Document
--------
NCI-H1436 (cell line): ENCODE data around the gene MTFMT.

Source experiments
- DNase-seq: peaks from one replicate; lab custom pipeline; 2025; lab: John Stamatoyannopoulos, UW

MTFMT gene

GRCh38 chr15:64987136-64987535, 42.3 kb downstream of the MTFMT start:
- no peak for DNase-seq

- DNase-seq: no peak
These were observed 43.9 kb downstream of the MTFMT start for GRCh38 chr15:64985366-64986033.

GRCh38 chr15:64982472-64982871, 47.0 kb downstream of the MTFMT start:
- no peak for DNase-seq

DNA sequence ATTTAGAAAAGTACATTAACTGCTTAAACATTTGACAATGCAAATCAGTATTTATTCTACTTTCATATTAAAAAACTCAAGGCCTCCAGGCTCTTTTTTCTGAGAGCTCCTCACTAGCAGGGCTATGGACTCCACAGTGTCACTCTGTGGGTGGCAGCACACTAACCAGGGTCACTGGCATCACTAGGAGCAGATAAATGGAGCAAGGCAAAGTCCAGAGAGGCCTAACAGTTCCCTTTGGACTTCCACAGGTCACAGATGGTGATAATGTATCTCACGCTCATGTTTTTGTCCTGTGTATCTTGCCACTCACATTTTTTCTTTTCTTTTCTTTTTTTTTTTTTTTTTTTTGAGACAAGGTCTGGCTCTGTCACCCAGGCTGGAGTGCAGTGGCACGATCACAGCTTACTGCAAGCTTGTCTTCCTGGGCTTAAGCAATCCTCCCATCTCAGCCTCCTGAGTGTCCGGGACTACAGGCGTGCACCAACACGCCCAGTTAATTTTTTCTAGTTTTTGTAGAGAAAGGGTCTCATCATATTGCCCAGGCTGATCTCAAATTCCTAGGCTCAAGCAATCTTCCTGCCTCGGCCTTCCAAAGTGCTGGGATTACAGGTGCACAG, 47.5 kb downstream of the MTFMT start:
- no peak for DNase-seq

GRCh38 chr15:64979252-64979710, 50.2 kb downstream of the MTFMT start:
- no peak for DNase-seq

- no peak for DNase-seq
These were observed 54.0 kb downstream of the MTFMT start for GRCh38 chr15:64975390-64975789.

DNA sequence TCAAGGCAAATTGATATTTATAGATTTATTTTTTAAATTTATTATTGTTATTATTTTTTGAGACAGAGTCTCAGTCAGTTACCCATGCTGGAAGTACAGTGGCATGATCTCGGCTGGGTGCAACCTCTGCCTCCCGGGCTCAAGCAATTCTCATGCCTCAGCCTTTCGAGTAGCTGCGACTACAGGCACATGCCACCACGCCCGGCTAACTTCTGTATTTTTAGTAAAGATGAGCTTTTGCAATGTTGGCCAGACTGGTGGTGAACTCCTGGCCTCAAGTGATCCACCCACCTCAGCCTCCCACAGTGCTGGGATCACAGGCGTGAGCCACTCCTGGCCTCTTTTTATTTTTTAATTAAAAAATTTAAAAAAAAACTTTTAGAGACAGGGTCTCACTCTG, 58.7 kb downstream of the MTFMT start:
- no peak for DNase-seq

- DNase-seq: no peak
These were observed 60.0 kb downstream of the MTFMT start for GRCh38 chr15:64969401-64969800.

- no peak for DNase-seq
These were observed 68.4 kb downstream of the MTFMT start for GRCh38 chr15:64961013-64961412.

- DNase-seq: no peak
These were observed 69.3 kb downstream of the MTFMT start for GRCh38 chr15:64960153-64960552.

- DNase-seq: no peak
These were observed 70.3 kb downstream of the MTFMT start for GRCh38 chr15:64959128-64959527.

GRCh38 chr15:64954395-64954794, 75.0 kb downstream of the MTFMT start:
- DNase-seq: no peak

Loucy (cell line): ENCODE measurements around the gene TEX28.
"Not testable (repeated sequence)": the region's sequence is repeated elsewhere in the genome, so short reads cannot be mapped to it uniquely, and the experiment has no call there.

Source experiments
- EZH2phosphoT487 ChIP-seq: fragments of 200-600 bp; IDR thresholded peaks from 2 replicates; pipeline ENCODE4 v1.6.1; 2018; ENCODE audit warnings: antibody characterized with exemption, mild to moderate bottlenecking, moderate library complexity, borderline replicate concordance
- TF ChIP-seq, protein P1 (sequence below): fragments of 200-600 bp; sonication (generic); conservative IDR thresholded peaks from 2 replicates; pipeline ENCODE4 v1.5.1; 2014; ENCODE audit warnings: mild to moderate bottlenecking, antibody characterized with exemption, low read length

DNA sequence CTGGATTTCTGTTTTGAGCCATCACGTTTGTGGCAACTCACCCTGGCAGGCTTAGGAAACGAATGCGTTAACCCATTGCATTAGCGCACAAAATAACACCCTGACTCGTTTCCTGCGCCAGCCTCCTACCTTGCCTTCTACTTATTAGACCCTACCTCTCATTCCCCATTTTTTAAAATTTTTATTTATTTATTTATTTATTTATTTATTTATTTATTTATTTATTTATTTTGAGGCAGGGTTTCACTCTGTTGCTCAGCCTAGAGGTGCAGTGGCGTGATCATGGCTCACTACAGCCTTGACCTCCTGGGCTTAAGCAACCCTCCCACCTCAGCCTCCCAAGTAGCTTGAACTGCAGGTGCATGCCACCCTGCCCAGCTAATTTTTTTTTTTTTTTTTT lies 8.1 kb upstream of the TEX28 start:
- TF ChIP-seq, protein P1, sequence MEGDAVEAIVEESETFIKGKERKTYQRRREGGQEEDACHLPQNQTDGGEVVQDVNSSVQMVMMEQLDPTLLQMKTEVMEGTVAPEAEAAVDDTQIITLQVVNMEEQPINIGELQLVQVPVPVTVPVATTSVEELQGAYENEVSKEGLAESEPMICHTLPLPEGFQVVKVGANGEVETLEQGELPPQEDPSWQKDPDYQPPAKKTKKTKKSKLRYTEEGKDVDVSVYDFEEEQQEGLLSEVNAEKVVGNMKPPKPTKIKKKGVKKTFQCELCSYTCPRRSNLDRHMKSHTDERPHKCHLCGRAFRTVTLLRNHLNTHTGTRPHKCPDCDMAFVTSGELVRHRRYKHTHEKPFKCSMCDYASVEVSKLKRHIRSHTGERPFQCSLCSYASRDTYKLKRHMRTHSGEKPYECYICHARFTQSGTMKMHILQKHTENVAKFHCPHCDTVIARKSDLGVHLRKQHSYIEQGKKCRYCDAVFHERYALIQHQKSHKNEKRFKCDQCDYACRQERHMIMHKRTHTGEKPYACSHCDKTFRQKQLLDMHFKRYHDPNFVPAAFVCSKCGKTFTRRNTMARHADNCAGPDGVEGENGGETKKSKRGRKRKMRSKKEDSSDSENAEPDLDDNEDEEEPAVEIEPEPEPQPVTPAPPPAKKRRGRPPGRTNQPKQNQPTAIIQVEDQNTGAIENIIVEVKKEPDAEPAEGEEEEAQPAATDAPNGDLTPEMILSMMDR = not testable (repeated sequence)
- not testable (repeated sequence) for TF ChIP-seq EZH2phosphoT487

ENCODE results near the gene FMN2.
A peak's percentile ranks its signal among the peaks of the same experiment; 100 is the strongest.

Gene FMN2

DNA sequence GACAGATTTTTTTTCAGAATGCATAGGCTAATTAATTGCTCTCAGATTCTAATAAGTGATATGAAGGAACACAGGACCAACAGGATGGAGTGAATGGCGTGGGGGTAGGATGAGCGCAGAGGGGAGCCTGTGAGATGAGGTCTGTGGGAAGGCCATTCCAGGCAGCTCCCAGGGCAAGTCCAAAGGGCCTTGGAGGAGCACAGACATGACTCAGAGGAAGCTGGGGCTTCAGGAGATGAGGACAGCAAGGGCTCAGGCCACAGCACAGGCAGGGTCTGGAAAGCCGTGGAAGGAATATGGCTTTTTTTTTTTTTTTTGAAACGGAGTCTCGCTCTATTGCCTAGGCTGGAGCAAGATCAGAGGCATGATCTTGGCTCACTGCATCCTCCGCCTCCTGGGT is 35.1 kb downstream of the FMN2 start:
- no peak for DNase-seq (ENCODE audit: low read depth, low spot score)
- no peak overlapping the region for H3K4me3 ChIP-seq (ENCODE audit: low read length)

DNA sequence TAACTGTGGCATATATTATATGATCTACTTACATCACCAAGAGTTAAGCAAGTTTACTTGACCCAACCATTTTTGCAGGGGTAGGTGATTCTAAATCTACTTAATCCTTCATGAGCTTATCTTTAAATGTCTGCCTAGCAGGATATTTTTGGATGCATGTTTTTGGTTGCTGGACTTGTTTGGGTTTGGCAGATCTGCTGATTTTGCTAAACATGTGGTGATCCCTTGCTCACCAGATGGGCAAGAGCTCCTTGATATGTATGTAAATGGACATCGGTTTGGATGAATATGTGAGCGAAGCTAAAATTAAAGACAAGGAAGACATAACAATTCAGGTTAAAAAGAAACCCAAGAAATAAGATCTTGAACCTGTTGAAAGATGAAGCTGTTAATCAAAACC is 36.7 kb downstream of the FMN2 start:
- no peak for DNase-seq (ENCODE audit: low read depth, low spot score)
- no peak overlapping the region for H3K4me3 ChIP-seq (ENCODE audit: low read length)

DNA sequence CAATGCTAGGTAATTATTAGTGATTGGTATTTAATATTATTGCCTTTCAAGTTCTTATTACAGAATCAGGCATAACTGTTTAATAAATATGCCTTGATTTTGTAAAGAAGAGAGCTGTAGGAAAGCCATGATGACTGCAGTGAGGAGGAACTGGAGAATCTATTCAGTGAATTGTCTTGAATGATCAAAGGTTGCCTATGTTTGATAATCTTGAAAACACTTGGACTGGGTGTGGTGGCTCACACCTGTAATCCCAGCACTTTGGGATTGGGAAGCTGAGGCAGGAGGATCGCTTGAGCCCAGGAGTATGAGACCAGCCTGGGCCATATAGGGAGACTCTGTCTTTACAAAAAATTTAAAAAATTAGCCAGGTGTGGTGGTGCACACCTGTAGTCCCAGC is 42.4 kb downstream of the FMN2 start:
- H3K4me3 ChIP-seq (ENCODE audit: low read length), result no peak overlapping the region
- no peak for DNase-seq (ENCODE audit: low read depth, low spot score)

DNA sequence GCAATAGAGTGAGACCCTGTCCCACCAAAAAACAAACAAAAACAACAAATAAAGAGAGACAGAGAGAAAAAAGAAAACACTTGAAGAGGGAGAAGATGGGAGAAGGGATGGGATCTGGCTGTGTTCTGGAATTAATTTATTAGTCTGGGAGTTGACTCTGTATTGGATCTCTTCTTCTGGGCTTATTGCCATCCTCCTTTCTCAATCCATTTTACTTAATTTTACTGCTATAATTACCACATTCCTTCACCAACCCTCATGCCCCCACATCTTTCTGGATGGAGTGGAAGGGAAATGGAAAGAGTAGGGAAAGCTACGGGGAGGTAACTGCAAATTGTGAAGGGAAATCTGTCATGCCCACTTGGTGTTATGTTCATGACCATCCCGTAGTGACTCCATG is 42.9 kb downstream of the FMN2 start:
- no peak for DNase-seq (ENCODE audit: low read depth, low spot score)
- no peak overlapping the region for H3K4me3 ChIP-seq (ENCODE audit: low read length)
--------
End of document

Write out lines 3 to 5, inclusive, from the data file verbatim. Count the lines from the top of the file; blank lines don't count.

- DNase-seq: peaks from one replicate; lab custom pipeline; 2025; lab: John Stamatoyannopoulos, UW

MTFMT gene

GRCh38 chr15:64987136-64987535, 42.3 kb downstream of the MTFMT start: